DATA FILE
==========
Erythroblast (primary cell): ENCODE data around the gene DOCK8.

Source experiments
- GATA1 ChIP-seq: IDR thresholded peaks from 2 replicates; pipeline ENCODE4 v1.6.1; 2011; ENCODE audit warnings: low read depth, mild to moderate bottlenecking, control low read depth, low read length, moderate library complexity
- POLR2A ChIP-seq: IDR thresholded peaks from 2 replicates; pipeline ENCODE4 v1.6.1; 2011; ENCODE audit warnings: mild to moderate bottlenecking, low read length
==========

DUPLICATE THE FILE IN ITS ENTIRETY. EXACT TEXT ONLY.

Erythroblast (primary cell): ENCODE data around the gene DOCK8.

Source experiments
- GATA1 ChIP-seq: IDR thresholded peaks from 2 replicates; pipeline ENCODE4 v1.6.1; 2011; ENCODE audit warnings: low read depth, mild to moderate bottlenecking, control low read depth, low read length, moderate library complexity
- POLR2A ChIP-seq: IDR thresholded peaks from 2 replicates; pipeline ENCODE4 v1.6.1; 2011; ENCODE audit warnings: mild to moderate bottlenecking, low read length